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This small state, halfway down India's west coast, was a Portuguese colony until 1961. This goes some way to explaining the alternative atmosphere here. Cut off from British India by a wall of mountains and vast alluvial plains, for many years, Goa relied on trade with a declining Portuguese Empire. However, what was lost in terms of British trade, was more than made up for in terms of Portuguese attitude - to this day, Goa retains a distinctly laid-back and relaxed feel.
Goa was discovered by travellers in the late 1960s, who were relieved to have found somewhere away from the mainstream, and where holidaying meant simply hanging out, doing some recreational drugs and partying on the beach (particularly during full moon).
The state quickly grew a reputation for its hedonism and liberal attitude - not to mention its hot sun, that sets in splendour every evening over the Arabian Sea. In recent years, though it still hosts epic trance music festivals (such as Sunburn), the authorities of Goa have tried to discourage hippies and budget backpackers from swamping the area, angling rather for clientele with fatter wallets - with the nett result that Goa is slowly losing its reputation as India's 'party central'.
Now with a quick rail link to Mumbai and charter flights from the UK, thousands of tourists flock here each winter to relax and enjoy the famous Goan cuisine - which largely consists of fish and seafood, prepared in exotic Indian spices. Many hotels and resorts have popped up over the last few years to cater for this ever-popular destination, but with more than 25 miles (40km) of beautiful sandy beaches, there is still plenty of tranquillity to be found.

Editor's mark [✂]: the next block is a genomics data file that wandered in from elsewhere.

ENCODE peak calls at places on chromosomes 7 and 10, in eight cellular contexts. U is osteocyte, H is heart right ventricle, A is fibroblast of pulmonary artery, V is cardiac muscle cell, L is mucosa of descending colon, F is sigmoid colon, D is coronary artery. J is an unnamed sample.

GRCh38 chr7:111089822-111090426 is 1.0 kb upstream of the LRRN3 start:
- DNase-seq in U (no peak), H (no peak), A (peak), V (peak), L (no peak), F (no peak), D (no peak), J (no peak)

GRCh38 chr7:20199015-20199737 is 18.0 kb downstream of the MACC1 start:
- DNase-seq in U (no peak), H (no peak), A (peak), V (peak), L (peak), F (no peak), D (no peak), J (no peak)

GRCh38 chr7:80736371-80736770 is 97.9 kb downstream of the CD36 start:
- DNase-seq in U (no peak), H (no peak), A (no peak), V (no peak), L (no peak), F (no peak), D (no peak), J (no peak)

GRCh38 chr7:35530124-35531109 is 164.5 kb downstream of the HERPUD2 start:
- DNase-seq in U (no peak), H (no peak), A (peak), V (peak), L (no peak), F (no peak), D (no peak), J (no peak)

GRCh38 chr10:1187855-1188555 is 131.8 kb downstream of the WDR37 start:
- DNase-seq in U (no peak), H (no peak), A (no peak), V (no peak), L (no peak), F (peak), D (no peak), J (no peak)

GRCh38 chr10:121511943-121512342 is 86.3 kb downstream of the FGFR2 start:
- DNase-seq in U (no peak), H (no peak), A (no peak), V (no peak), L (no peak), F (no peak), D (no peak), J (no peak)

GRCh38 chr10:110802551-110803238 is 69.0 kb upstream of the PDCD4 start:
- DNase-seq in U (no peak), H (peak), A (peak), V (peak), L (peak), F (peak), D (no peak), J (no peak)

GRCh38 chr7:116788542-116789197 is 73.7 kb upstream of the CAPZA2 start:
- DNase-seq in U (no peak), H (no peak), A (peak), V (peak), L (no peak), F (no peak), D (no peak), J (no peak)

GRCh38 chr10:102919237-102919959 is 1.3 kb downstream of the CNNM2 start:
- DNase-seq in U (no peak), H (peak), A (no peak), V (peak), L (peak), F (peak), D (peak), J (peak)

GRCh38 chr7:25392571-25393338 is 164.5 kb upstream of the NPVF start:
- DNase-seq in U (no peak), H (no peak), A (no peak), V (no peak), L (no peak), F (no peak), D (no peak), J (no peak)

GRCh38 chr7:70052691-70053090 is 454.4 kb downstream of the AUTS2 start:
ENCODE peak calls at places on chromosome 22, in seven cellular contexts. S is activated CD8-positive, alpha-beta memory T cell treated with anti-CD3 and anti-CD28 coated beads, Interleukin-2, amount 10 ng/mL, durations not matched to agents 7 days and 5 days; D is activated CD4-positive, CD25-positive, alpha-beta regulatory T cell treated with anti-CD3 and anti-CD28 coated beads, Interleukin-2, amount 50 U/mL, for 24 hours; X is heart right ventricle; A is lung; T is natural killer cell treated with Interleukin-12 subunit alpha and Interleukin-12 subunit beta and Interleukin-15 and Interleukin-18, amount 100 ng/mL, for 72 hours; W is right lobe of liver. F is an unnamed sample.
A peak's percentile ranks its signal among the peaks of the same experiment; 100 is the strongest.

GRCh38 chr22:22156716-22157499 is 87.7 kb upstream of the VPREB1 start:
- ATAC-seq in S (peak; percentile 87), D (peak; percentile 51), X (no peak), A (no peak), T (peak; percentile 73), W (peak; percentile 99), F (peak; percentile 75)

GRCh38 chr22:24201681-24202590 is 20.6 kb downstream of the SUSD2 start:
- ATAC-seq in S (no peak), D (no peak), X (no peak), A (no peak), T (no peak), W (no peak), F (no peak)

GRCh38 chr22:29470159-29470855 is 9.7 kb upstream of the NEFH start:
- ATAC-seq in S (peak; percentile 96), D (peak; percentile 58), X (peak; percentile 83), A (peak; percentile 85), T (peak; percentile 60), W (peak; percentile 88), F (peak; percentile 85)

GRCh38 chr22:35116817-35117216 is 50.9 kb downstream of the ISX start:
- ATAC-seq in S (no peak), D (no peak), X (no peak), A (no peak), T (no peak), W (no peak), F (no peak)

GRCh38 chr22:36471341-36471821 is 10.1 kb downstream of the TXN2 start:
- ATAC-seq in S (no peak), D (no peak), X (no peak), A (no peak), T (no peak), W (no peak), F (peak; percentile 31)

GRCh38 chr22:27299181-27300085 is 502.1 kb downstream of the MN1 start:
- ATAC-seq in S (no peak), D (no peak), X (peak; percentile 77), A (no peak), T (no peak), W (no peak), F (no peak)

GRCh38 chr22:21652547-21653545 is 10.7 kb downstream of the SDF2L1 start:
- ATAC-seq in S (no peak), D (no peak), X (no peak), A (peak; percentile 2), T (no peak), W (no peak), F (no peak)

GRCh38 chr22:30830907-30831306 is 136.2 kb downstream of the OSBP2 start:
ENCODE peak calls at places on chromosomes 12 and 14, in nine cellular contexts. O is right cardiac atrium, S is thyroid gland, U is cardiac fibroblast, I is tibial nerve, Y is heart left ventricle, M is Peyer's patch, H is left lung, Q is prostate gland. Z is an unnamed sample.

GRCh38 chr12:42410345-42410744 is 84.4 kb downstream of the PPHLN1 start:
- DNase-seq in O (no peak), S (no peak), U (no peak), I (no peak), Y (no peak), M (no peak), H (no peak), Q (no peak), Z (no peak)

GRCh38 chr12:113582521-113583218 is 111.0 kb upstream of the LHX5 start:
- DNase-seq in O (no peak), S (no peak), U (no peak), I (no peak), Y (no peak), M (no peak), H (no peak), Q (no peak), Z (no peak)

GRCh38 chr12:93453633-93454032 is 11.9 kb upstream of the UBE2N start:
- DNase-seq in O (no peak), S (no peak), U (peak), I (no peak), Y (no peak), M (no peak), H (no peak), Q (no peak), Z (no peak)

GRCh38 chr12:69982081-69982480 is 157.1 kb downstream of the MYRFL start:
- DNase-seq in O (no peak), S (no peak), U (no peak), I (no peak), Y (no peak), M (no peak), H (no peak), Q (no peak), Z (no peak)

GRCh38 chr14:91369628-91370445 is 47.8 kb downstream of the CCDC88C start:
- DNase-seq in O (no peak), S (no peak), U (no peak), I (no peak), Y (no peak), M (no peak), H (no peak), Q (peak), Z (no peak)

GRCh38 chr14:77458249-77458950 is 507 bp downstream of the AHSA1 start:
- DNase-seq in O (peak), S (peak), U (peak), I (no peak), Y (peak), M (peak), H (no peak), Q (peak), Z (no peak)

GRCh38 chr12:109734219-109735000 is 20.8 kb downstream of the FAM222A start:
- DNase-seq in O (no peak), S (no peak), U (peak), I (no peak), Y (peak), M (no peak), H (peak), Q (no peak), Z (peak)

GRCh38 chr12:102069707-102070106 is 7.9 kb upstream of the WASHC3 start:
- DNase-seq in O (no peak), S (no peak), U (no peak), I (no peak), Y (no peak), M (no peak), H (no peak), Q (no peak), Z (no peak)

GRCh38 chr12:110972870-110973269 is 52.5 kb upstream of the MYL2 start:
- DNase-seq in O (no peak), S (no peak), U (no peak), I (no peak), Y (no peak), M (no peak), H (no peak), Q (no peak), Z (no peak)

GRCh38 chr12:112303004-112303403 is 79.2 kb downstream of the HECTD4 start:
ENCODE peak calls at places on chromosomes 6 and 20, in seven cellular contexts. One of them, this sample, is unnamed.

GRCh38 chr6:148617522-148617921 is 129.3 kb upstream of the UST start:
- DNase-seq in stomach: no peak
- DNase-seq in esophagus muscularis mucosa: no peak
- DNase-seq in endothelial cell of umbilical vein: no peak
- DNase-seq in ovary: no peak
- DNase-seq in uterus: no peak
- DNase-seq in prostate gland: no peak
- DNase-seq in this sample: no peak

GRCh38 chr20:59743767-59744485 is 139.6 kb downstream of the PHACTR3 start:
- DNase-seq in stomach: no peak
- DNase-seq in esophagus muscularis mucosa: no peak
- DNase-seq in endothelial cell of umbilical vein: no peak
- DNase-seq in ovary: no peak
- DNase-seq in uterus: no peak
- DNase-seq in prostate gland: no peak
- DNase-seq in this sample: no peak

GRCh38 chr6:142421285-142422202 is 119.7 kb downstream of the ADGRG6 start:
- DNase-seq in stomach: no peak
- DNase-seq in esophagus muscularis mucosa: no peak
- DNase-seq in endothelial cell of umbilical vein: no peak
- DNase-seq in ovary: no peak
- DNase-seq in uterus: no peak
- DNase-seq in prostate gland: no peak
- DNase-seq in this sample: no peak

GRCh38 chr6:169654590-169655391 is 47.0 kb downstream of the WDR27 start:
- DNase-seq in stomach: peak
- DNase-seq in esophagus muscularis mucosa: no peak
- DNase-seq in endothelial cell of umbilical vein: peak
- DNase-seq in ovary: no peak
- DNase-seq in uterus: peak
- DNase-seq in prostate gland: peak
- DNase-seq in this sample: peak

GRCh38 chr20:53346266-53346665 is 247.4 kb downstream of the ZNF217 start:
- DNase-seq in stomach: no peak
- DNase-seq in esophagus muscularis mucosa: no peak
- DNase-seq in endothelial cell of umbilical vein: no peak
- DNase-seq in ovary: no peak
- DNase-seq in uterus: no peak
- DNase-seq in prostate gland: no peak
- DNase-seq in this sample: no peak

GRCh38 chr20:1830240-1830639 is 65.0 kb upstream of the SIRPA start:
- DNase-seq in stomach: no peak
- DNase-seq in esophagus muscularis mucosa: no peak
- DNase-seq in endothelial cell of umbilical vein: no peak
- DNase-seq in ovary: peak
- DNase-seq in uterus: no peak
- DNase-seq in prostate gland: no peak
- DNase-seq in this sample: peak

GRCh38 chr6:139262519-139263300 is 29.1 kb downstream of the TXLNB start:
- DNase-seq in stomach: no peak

Goa has a tropical climate, with hot, humid weather for most of the year. In summer the temperatures can reach as high as 91°F (33°C) and there are monsoon rains from June to September. Goa has a short winter, lasting only from from December to February, with temperatures averaging around 77°F (25°C).
Goa's culinary fare is as good as its beaches. Colonised by the Portuguese, Goan cuisine represents an interesting meeting-point between the spiciness of India and traditional Portuguese tastes. With a wide range of restaurants and an active fishing industry, gastronomes travelling to Goa will find themselves spoilt for choice.
A wide variety of transport is available in Goa. Most tourist sights can be accessed by road and there are buses, rental cars, taxis and scooters available for travellers to use. The best (and funnest) way to get around Goa is to hire a motorcycle/scooter, but be sure to carry the necessary paperwork (licence, registration and insurance) because checks on foreigners are a lucrative source of baksheesh for the Indian police force.
Roads and attractions are not well sign-posted, so don't hesitate to ask for directions. Local buses stop at the main beaches. Auto-rickshaws are also a popular transportation option, and are available in town and from the airport, railway station and bus terminus.
Goa is a wonderful, relaxing destination to take the kids on holiday. Children will love the variety of things to see and do, be it renting a bike to explore the local area or catching a boat for some swimming and dolphin-watching. There are flea markets where the little ones can spend their pocket money, and pretty waterfalls to visit when they're in need of cooling off. And then, of course, there are still the beautiful beaches for the kids to run loose on...